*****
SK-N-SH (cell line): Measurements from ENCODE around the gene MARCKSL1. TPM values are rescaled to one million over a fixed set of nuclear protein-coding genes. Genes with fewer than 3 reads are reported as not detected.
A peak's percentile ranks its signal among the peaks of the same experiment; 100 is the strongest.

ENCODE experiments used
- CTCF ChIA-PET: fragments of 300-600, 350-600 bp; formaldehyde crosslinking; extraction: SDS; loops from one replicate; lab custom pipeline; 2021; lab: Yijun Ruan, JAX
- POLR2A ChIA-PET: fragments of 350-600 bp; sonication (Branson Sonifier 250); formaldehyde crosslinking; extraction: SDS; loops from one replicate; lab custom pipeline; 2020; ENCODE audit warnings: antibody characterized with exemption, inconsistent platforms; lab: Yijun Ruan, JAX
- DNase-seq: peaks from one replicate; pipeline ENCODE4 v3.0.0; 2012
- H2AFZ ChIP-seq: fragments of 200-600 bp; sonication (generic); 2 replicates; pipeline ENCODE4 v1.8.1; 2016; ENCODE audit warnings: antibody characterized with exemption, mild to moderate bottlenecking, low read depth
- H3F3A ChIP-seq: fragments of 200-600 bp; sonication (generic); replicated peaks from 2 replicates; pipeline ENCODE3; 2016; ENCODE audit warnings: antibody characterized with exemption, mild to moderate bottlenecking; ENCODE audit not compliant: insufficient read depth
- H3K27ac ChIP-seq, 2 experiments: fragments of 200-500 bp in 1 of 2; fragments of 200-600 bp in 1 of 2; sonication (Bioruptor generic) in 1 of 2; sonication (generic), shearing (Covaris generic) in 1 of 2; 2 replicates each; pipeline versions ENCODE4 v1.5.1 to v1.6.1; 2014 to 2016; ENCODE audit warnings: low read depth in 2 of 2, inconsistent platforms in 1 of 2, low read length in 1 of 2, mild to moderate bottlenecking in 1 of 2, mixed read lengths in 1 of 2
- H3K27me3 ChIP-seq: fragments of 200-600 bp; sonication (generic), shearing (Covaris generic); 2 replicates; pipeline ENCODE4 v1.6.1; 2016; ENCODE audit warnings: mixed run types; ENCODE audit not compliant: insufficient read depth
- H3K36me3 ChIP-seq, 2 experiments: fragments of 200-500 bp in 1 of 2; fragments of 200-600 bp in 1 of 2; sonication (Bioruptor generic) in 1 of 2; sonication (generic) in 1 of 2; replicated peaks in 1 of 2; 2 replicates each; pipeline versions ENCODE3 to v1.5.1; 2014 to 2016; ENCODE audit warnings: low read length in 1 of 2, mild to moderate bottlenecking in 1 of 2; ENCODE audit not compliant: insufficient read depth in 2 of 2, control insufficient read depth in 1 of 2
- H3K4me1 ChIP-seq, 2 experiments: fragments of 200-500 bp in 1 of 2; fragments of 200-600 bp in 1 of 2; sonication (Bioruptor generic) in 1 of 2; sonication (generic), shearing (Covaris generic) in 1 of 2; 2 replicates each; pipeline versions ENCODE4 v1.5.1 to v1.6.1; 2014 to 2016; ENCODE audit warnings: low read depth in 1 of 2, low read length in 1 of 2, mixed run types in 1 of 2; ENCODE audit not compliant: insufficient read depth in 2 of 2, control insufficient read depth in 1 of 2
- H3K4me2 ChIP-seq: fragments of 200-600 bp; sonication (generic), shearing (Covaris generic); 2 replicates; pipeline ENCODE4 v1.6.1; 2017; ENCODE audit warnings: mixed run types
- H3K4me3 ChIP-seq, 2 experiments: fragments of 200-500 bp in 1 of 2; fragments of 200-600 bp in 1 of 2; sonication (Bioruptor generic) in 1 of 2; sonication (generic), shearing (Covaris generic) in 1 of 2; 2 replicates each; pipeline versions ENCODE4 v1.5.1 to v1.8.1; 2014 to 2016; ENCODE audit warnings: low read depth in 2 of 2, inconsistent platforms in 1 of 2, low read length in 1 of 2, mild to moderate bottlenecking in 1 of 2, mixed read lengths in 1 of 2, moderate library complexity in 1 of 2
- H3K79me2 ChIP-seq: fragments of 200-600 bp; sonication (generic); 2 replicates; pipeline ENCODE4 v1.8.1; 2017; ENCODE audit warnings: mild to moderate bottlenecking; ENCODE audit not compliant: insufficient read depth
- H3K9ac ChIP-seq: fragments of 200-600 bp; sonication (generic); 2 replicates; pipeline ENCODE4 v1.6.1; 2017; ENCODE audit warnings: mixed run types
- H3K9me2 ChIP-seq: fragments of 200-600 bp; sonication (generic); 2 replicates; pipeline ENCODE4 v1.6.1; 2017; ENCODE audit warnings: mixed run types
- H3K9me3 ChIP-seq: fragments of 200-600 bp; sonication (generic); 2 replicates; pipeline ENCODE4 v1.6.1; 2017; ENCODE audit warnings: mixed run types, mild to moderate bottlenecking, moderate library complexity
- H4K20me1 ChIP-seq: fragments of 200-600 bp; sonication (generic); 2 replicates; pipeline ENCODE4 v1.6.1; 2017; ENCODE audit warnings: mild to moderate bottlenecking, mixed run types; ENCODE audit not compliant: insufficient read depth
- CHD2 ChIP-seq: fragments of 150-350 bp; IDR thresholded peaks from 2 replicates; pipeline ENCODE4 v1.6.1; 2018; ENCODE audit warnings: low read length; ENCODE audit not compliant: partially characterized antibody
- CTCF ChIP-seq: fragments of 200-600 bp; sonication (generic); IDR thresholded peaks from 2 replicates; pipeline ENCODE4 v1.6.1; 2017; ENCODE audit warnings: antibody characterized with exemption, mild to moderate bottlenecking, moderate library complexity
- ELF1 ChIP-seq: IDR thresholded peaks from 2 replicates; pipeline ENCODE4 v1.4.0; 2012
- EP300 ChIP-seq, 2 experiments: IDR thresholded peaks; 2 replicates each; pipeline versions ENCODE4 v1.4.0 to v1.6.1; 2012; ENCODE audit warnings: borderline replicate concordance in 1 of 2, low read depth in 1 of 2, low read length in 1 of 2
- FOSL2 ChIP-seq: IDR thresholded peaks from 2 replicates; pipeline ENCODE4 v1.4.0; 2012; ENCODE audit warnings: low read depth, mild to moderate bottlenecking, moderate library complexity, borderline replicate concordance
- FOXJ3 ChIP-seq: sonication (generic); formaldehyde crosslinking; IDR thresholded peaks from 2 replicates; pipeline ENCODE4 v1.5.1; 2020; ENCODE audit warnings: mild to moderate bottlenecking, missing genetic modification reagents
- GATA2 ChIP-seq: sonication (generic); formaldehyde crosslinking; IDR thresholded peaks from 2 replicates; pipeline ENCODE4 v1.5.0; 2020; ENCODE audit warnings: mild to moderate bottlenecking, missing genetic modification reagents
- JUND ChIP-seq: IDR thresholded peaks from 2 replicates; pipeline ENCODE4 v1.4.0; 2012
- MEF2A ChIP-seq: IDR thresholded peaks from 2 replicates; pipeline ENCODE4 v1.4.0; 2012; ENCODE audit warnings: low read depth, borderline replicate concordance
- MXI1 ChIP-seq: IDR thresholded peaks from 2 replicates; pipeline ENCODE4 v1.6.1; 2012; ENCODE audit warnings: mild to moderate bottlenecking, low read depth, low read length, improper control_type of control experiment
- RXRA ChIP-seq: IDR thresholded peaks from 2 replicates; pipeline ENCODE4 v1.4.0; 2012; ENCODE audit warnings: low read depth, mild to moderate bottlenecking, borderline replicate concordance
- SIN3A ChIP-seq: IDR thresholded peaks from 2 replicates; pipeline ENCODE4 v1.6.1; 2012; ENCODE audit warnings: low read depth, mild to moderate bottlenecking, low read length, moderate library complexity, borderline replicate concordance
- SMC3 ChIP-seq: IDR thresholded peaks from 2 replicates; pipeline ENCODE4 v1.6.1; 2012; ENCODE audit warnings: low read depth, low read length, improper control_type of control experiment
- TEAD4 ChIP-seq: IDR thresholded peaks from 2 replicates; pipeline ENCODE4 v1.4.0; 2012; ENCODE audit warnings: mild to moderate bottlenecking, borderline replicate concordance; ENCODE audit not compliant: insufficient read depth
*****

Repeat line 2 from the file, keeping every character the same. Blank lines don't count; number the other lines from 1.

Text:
A peak's percentile ranks its signal among the peaks of the same experiment; 100 is the strongest.